• One more thing – intend to get parents over next February – how bad was the pollution then? Was reading about evacuation – looked quite serious for a while.

        • There really are a wide range of affordable options, and even better deals once you’re here and can go look at the places in person (and I highly recommend getting an agent to help you find a place if you’re here for a year or more, commission is very small and they can help set you up with a great deal). As for FB groups, is one of them. And Chiang Mai in February is a tricky question, it was pretty smoggy and gross this year, but last year was rainy, cool and zero smog in Feb…it’d be hit or miss, but if it’s bad you could always just take them south to BKK or the islands :) Cheers and good luck with the move!

  17. I’m right around the same number as you each month, $600 gets a pretty decent standard of living. I recently documented a month at $400 a month on my site, that was hard but doable.

  18. I’m right around the same number as you each month, $600 gets a pretty decent standard of living. I recently documented a month at $400 a month on my site, that was hard but doable.

    • Thanks Neale, I think the real difference comes down to the food you like, and what you consider a good time. I am living here with my niece this year, and am still well under $1000 for two people! Happy to hear others have found the same here….400 must have been a bit tricky though! :)

    • Thanks Neale, I think the real difference comes down to the food you like, and what you consider a good time. I am living here with my niece this year, and am still well under $1000 for two people! Happy to hear others have found the same here….400 must have been a bit tricky though! :)

  19. Me and My Son are moving to Thailand in the next 6 months as teachers. We have everything sorted just saving up for visa and flights and stuff. Just wondering what the cost of living is? and what sort of money and things we will need to bring over?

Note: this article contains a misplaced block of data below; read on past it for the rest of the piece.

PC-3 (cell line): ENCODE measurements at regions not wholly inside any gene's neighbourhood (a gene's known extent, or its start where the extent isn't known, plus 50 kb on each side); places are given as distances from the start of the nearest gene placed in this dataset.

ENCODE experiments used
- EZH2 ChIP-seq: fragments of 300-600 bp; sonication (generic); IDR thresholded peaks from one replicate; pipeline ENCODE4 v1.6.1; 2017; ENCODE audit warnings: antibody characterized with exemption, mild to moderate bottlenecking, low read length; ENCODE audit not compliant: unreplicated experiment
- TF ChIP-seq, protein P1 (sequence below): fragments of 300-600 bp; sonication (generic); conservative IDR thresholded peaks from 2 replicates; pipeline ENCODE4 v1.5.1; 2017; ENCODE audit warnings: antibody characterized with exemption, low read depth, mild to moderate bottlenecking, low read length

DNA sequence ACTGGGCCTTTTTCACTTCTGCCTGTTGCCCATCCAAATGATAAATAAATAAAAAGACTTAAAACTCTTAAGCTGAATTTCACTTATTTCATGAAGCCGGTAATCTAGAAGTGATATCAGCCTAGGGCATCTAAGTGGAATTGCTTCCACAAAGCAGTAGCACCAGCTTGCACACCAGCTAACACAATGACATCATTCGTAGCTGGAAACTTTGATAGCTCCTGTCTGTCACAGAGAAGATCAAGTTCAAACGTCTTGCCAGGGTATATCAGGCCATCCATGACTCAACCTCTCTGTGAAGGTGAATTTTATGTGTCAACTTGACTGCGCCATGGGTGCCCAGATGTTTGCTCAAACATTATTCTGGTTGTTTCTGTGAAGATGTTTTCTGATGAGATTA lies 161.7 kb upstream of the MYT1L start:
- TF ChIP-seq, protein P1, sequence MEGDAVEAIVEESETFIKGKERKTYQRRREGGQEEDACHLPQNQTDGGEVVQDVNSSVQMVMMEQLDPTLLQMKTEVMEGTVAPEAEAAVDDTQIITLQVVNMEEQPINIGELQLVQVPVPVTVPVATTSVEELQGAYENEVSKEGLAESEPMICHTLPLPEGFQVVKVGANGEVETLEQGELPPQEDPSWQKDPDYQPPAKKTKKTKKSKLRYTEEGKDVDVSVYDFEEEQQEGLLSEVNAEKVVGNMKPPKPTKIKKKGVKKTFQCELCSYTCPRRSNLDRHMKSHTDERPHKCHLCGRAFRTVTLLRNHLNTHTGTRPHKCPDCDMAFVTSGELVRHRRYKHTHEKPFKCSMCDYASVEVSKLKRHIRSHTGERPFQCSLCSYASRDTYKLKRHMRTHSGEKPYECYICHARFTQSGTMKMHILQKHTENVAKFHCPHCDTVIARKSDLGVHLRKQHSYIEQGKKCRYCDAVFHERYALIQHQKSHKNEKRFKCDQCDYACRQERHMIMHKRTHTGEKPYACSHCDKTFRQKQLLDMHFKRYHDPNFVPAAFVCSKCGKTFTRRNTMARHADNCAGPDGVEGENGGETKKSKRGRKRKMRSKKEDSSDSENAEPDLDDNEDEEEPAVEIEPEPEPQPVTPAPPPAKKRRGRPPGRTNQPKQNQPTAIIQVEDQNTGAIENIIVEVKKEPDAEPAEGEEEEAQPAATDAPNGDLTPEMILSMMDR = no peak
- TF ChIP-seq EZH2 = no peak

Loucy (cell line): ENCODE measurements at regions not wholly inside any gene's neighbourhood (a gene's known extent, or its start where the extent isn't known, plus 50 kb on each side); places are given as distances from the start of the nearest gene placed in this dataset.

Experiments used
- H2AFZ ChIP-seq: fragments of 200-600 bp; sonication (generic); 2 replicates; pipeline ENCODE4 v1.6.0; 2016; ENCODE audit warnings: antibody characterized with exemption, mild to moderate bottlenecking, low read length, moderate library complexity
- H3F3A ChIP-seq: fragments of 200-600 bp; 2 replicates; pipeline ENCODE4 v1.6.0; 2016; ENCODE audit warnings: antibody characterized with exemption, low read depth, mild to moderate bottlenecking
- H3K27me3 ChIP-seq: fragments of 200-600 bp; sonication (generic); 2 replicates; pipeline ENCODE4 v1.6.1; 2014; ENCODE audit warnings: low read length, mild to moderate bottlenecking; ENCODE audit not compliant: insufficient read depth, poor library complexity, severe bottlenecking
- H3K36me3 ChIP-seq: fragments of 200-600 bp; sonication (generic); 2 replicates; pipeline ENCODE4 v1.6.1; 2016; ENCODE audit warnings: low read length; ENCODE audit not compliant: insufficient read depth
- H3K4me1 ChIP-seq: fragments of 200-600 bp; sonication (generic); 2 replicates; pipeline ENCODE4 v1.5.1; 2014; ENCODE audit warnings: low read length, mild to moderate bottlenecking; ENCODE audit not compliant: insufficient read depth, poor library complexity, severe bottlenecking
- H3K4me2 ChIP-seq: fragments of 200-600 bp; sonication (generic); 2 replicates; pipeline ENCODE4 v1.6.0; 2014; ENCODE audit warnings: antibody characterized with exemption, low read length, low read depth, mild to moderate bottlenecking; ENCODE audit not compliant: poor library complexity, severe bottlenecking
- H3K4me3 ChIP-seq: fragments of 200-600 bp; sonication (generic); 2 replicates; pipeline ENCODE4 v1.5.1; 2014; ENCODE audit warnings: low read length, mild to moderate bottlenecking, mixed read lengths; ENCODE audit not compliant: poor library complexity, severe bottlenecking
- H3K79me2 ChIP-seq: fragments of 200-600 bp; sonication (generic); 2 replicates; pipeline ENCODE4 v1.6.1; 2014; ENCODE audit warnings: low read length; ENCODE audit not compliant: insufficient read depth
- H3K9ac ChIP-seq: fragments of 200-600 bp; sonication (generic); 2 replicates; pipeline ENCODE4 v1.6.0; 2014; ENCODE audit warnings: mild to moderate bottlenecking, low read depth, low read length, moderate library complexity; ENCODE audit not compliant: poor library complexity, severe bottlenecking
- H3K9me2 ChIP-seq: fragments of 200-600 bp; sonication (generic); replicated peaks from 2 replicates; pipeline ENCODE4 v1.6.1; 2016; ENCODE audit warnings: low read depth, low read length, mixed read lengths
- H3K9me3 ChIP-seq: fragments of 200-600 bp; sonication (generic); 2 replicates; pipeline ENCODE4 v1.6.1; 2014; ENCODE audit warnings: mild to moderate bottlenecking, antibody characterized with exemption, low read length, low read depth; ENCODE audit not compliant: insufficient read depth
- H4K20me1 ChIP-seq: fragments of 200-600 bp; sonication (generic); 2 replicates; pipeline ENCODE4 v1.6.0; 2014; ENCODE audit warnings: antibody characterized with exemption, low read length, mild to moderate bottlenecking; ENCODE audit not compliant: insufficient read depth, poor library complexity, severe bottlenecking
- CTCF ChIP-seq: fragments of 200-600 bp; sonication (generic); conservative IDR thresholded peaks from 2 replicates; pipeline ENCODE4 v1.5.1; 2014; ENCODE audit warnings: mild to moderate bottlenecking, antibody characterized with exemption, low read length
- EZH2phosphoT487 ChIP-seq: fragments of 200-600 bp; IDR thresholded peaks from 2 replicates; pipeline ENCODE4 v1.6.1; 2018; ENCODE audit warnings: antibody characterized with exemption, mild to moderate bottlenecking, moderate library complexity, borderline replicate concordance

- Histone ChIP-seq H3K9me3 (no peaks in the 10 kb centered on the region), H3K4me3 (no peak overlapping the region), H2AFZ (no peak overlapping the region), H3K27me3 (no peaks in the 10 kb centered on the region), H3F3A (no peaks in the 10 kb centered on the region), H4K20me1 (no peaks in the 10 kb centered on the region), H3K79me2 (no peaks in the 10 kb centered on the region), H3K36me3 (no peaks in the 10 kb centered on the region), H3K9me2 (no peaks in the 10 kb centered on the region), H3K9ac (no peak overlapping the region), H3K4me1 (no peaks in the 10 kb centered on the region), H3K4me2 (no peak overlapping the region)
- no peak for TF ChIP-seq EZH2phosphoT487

• It’s still really close to what I outlined in my post, double or triple the food budget for two people (and particularly if you think you’ll be eating Western food frequently). I haven’t visited where you’ll be staying, but it has the potential to be really affordable since its not BKK or the islands. As for what to bring, don’t worry too much, anything you forget can be bought here, they have huge malls and stores with just about anything you need :) Cheers and safe travels over here!

    • It’s still really close to what I outlined in my post, double or triple the food budget for two people (and particularly if you think you’ll be eating Western food frequently). I haven’t visited where you’ll be staying, but it has the potential to be really affordable since its not BKK or the islands. As for what to bring, don’t worry too much, anything you forget can be bought here, they have huge malls and stores with just about anything you need :) Cheers and safe travels over here!

  20. Hi Shannon